UKIP did extraordinarily well in yesterday's local elections, securing a projected national share of the vote of 23%. At the time of writing they have won over 120 council seats; much more than predicted but relatively few given the number of votes they won.
In the 1550+ BBC keywards Conservatives won 36% of the vote and 53% of the seats. By comparison, UKIP won 21% of the vote but only 8% of the seats.
In part this difference is due to a classic First Past The Post electoral system effect, but Labour managed to get 19% of the seats on 20% of the vote, and the LibDems got 14% of the seats on 13% of the vote among the BBC keywards.
The reason UKIP did particularly badly in translating votes to seats is because their vote share is still very evenly distributed by comparison with the three main parties in parliament. The histograms below show how the Conservatives vote shares across different divisions vary much more than UKIP. More generally, whereas the standard deviation of the share of the vote across divisions for each of the three main parties was 15 percentage points, it was just 8 for UKIP. This is a pattern that has been true in previous elections.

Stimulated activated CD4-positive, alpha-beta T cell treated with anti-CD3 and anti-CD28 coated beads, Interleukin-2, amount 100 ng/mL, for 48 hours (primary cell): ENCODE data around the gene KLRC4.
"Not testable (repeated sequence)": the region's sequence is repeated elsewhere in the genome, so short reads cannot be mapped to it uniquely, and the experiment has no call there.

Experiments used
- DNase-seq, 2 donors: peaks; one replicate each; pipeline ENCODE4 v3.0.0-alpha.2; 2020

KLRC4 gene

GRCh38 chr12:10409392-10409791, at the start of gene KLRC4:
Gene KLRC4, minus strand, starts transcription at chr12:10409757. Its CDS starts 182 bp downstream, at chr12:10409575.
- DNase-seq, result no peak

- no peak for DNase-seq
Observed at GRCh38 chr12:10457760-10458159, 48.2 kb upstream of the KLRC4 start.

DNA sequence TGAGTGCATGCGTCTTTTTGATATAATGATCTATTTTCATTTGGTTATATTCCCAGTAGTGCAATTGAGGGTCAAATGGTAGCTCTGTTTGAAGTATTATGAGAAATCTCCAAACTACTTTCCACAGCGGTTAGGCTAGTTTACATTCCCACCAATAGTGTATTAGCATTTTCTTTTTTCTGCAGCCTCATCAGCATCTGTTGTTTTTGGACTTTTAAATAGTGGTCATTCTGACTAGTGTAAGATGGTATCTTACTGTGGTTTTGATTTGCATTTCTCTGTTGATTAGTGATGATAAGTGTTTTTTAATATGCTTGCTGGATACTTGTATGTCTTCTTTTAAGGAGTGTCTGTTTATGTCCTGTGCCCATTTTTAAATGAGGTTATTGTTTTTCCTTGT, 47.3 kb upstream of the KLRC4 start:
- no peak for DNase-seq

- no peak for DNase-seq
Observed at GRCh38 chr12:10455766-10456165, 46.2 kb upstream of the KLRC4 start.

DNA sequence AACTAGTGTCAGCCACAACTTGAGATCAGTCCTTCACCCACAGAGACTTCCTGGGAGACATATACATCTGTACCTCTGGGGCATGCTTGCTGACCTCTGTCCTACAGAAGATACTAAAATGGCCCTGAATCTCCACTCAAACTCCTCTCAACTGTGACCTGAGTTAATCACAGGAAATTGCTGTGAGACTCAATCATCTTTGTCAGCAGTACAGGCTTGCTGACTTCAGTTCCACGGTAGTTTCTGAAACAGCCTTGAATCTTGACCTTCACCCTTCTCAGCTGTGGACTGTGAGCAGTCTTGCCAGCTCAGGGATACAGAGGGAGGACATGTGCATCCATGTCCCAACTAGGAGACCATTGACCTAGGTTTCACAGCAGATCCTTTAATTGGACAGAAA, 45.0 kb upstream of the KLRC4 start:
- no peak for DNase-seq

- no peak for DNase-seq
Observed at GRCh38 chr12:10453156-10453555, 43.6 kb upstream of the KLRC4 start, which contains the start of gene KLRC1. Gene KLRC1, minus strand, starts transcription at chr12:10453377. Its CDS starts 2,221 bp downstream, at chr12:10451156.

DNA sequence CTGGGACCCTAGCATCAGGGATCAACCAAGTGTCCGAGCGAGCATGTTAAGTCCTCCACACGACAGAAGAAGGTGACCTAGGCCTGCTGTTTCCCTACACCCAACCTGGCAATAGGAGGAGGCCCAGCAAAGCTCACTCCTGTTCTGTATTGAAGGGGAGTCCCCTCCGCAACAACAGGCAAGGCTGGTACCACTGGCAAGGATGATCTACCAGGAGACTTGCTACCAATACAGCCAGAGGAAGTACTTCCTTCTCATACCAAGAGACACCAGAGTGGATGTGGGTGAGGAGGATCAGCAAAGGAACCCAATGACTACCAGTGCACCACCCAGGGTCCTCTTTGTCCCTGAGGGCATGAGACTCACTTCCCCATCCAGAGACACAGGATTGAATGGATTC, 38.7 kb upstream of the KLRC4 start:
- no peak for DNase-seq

It seems then that UKIP suffer from what used to be called the 'yellow peril': coming second everywhere and first nowhere. UKIP came first in 8% of BBC keywards but second 40%, more than any other party. Unless they resolve this problem they will have difficulty winning seats in a general election too.
Thanks to BBC, John Curtice, Rob Ford and Jon Mellon for help with the data.